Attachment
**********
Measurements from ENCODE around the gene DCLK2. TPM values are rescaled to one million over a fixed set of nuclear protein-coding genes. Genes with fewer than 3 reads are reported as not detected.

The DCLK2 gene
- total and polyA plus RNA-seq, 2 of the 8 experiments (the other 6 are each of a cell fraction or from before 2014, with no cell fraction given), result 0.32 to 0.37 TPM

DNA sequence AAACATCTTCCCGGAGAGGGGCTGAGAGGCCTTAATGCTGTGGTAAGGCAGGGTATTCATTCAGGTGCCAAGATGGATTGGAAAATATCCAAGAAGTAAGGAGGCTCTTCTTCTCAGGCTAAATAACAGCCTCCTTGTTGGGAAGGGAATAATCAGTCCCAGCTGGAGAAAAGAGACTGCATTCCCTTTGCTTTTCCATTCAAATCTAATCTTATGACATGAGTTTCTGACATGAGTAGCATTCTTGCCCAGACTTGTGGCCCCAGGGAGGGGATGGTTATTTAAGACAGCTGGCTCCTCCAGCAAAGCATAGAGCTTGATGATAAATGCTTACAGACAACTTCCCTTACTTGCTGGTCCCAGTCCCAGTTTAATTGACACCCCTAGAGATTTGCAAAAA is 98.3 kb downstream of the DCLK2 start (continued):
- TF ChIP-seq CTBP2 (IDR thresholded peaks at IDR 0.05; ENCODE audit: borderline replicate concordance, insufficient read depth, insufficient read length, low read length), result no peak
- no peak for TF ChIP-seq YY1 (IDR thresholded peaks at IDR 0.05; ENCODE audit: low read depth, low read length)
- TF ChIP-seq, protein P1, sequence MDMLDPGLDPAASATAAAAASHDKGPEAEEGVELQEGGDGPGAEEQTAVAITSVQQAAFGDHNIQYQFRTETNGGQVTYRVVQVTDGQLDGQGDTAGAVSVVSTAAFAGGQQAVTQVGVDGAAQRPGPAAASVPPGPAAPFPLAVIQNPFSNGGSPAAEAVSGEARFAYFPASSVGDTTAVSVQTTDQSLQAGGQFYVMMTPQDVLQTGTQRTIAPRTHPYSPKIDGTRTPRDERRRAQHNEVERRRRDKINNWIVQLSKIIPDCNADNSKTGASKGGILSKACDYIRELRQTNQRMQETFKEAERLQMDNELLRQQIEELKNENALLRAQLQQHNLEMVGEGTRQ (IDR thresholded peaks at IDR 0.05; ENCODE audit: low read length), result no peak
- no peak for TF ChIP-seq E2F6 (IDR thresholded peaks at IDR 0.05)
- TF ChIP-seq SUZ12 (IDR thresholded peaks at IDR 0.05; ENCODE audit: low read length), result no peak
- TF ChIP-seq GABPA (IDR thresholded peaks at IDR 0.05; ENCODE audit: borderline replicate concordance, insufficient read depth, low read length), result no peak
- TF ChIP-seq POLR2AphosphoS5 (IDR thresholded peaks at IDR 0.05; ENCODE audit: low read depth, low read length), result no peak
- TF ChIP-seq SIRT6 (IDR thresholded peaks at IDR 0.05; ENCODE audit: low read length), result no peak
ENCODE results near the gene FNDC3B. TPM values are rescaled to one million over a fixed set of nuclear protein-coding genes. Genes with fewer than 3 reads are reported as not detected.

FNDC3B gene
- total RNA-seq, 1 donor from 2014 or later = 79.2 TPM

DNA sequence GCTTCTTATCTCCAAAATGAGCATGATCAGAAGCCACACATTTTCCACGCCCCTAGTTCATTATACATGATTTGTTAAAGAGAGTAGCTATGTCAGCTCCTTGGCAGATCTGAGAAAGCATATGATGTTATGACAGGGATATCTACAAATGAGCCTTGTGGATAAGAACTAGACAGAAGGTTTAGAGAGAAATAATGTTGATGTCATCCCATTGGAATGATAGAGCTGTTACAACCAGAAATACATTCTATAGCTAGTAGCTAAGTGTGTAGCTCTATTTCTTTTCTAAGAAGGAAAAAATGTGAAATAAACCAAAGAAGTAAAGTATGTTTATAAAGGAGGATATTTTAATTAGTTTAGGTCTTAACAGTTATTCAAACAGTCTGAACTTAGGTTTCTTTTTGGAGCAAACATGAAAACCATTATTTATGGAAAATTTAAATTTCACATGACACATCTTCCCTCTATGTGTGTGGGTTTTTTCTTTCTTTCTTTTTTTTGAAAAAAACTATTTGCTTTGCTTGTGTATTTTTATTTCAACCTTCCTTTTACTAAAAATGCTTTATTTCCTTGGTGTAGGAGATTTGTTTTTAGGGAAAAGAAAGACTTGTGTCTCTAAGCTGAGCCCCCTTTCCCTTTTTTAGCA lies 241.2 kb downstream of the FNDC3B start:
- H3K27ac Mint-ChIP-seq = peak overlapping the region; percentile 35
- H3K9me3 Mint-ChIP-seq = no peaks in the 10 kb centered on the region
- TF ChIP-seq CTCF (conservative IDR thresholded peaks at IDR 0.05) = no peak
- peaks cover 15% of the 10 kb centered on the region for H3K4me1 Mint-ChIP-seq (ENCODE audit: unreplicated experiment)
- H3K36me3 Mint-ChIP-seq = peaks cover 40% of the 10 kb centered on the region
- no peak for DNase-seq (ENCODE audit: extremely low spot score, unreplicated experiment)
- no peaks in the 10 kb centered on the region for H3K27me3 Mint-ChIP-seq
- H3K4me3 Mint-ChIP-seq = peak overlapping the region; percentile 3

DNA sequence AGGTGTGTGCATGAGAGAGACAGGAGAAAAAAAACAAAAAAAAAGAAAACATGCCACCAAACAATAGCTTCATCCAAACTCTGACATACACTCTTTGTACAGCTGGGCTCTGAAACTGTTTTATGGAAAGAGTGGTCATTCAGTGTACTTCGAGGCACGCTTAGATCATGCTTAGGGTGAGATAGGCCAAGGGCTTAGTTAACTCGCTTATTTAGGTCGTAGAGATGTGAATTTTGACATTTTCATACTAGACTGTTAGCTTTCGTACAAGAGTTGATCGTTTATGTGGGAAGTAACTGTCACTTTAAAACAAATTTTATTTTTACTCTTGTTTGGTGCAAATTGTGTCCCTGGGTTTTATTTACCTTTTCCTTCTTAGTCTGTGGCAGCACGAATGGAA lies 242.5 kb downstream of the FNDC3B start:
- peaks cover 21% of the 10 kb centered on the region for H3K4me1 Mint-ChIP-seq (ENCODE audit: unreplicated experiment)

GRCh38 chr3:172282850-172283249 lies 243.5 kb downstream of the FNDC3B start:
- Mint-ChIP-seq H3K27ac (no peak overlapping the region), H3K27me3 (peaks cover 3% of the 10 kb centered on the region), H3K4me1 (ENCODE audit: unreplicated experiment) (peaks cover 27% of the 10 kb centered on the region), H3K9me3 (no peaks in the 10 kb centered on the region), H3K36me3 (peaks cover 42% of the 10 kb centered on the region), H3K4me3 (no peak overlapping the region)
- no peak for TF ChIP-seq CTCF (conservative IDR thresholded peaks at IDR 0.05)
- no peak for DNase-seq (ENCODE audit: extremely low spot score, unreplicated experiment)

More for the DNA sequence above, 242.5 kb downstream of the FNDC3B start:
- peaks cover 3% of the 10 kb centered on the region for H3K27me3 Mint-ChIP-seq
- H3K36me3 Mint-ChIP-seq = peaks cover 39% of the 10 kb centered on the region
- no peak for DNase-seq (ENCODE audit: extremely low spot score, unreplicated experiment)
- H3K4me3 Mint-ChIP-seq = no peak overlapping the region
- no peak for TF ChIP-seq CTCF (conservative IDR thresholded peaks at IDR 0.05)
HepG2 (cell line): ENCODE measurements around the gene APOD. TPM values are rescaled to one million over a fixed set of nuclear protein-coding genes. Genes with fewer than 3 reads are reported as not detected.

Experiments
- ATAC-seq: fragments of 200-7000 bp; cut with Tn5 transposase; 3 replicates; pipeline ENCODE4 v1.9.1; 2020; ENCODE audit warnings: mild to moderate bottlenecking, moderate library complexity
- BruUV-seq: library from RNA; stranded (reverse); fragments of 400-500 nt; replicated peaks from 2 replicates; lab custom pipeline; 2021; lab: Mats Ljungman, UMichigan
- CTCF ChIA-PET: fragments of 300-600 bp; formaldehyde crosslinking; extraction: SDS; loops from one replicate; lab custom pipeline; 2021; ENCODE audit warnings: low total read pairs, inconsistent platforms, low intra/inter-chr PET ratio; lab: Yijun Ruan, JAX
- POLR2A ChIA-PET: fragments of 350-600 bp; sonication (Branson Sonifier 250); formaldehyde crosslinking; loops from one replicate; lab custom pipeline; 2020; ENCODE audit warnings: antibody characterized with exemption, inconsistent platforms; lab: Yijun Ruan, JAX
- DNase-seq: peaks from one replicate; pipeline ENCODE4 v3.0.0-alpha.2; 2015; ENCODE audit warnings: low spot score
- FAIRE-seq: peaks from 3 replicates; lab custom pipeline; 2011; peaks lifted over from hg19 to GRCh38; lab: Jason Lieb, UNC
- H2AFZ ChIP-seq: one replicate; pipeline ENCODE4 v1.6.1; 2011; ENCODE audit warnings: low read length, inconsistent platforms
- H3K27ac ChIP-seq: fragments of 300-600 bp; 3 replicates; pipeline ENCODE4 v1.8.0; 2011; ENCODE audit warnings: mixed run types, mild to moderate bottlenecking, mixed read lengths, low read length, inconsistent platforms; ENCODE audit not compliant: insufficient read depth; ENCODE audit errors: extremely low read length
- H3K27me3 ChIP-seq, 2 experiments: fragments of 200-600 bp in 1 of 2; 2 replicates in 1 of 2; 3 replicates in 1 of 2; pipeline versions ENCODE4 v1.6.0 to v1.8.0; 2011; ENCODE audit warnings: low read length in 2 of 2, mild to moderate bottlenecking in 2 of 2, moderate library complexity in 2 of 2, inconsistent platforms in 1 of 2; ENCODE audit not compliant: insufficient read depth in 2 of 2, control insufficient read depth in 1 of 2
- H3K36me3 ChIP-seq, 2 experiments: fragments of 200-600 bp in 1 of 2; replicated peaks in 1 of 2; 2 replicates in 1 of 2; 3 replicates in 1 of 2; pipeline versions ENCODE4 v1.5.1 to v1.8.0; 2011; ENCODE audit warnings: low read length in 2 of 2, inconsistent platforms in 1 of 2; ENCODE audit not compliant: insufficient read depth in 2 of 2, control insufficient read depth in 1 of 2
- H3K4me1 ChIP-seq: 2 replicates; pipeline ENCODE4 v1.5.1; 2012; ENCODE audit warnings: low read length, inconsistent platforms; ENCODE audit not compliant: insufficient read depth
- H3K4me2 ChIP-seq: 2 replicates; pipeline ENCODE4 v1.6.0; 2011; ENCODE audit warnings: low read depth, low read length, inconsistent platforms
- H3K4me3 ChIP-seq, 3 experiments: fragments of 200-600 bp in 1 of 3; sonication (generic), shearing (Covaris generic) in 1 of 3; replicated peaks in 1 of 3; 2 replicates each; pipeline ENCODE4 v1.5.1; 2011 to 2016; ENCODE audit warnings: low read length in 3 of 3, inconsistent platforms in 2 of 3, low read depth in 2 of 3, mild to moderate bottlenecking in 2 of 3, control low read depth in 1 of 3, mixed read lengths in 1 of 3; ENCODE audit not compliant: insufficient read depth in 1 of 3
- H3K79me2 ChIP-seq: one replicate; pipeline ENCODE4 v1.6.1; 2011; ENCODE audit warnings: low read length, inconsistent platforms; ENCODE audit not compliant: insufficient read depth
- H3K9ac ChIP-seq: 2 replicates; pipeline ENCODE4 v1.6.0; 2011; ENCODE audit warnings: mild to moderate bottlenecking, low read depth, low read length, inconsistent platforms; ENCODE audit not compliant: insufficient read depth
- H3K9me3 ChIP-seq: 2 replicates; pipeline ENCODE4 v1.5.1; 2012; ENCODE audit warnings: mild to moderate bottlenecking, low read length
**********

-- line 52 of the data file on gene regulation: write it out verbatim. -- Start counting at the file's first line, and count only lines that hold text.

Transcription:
- H3K79me2 ChIP-seq: one replicate; pipeline ENCODE4 v1.6.1; 2011; ENCODE audit warnings: low read length, inconsistent platforms; ENCODE audit not compliant: insufficient read depth